With the overall economy improving and with unemployment dropping back to more manageable levels, it was only a matter of time before the residential real estate industry (builders, bankers, mortgage lenders, Fannie Mae, Freddie Mac and Wall Street) and its lobbying groups and trade associations popped up and asked for Congress and federal regulators to reduce or end many of the restrictions placed on the industry after it gorged itself on the U.S. economy and left the table with only crumbs and broken dishes for the rest of us. That time is now and no industry is more skillful at using confusing or even meaningless statistics sprinkled with patriotism to chip away at even the staunchest opposition.
Brian Trotier, FREA’s Executive Vice President and Chief Operating Officer, was recently invited to speak on the Appraiser Coach Podcast on the topic of blacklisting and issues that affect both your work and your livelihood.
Not wanting to be left home from the party, Freddie Mac has announced that on June 30, 2015 it will begin providing new feedback on appraisals submitted to it via the Uniform Collateral Data Portal (UCDP). Like Fannie Mae’s system, the messages will be delivered to those lenders seeking to sell residential loans to Freddie Mac. Most of the feedback will be in the form of warnings which essentially alert a lender there are some inconsistencies between the submitted appraisal report and data that Freddie Mac already possesses (like public records).
In February 2014, we reported what we saw as a potential scam involving letters being sent to appraisers by a group called Savant Claims Management. Since then, a lot has happened and we want to provide an update on the latest activities by entities related to Savant and give some tips to those who have actually been sued by First Mutual Group, L.P. from Plano, Texas. (First Mutual Group, L.P., is a Delaware limited partnership whose members are Alternative Capital Strategies, LP, (a British entity) and First Mutual Group, GP LLC (another Delaware entity).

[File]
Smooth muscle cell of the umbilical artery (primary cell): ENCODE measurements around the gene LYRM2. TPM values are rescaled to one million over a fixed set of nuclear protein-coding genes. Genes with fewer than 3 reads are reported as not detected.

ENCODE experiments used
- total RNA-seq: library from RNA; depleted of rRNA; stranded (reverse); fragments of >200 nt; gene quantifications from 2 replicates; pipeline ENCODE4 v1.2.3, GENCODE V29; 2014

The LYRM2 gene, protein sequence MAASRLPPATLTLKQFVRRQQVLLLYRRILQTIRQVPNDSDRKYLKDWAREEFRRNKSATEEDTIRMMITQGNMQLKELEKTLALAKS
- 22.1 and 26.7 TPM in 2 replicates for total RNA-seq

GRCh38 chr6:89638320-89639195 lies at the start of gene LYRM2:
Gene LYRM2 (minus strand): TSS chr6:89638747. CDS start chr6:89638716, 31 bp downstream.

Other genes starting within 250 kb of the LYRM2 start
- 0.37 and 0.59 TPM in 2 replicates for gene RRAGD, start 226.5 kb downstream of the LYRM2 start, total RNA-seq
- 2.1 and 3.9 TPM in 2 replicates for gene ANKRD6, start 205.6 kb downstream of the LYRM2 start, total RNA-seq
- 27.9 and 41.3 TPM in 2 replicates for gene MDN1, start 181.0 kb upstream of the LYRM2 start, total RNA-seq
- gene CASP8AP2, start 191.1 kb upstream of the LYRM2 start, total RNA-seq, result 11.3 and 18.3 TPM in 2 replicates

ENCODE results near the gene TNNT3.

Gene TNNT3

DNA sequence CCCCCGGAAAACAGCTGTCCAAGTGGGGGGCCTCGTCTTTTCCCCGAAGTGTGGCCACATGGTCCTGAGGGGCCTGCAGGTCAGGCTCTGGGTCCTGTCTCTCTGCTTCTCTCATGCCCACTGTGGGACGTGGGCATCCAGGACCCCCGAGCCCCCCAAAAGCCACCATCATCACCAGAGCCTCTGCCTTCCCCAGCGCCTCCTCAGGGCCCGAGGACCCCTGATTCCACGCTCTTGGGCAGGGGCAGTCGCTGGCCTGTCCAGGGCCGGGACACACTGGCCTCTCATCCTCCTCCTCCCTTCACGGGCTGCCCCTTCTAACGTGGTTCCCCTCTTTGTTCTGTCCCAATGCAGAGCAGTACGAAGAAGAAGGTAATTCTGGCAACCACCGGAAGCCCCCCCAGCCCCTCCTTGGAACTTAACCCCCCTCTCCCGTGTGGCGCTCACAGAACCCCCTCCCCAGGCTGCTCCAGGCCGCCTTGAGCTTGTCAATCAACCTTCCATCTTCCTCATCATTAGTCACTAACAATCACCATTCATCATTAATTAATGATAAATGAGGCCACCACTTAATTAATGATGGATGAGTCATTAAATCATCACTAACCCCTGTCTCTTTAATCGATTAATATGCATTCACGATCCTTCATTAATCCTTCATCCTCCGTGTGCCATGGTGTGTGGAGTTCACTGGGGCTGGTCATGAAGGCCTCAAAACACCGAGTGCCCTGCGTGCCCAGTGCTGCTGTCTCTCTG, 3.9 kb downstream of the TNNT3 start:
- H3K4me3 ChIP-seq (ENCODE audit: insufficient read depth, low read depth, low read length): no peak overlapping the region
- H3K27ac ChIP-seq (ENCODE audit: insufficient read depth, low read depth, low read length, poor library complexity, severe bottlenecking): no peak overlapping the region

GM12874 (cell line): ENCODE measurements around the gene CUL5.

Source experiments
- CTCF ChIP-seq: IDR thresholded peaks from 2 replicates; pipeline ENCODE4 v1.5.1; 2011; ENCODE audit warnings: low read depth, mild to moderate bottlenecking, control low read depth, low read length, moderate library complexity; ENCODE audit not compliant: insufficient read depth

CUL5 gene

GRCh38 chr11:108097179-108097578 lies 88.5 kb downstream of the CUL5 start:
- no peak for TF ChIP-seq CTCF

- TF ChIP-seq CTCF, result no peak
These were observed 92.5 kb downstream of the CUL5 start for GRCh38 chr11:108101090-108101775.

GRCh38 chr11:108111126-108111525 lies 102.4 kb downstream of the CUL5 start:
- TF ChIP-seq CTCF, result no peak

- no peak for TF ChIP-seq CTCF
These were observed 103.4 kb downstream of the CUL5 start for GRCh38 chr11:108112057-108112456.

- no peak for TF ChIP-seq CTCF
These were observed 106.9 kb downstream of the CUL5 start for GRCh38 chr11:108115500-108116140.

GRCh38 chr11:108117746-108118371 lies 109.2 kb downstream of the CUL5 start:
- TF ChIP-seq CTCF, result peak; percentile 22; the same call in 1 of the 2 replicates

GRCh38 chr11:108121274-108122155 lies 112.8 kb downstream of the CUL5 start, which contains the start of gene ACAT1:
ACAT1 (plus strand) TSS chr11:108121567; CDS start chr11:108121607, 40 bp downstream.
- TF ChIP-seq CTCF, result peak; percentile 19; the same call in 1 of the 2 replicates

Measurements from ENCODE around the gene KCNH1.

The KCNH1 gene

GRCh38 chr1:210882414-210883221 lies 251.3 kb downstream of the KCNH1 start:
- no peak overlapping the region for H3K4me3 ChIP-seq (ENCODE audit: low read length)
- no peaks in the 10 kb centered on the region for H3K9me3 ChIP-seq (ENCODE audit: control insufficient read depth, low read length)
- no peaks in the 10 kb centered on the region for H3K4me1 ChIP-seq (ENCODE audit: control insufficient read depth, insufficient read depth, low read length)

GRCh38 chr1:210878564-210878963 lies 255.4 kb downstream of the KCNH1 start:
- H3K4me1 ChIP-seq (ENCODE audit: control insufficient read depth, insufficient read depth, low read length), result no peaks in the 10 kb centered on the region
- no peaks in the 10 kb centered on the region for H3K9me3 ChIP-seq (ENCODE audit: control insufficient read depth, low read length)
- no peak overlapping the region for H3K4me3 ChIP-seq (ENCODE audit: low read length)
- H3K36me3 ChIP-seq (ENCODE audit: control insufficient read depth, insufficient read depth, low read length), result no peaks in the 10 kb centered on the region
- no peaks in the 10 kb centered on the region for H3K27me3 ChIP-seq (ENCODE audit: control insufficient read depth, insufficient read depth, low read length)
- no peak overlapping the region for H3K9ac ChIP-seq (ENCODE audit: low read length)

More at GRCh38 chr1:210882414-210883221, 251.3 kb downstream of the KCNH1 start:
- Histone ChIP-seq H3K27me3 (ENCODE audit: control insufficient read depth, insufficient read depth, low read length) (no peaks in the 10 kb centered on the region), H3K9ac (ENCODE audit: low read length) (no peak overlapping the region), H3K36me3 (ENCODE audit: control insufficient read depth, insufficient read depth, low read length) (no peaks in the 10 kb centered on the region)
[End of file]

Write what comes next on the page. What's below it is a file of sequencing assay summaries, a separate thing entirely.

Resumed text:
I’m not sure when it happened, but sometime in my lifetime the family home stopped being where you chose to live to raise your family and put down roots and became an investment asset. It seems this transformation began when investment bankers on Wall Street first realized residential mortgage lending represented a potential source of huge profits.
If you have ever had to deal with a frivolous claim or lawsuit, you are not alone. Many frivolous claims or lawsuits are filed every day. If you haven’t had to deal with a frivolous claim or lawsuit yet, congratulations, but you still should read this because if you are in the real estate business long enough you will eventually “join the club”.
Philosopher George Santayana once said, “Those who cannot remember the past are condemned to repeat it”. In light of recent actions in the mortgage lending industry, we all may be able to experience the thrill ride of 2007-2009 all over again…soon. You may wonder what actions I am referring to so let me share a brief list of what I will call the top ten contributing factors to the downturn I see happening by July of 2017.
Each MLS system is different, but it is safe to say none is perfect. The information residing in an MLS system is entered by people hustling to make a living so naturally errors occur. An MLS system generally does not contain much, if any, information about properties sold via “pocket listings” or about “for sale by owner” (FSBO) sales.
Today, NDC (National Data Collective), a leading national provider of property data for real estate professionals, has released a new and improved export tool for a la mode customers only called Shift.
Shift allows NDC users to export NDC’s highly-rated collective property data directly into a la mode’s industry leading form filling software with just a push of a button. The tool is compatible with the legacy WinTOTAL system, TOTAL 2013, and the upcoming release of the next-generation TOTAL Titan.
In a rare occurrence, a New Jersey Court recently enforced the State’s prohibition against frivolous litigation against a plaintiff who sought to sue a home inspector following a failed real estate transaction.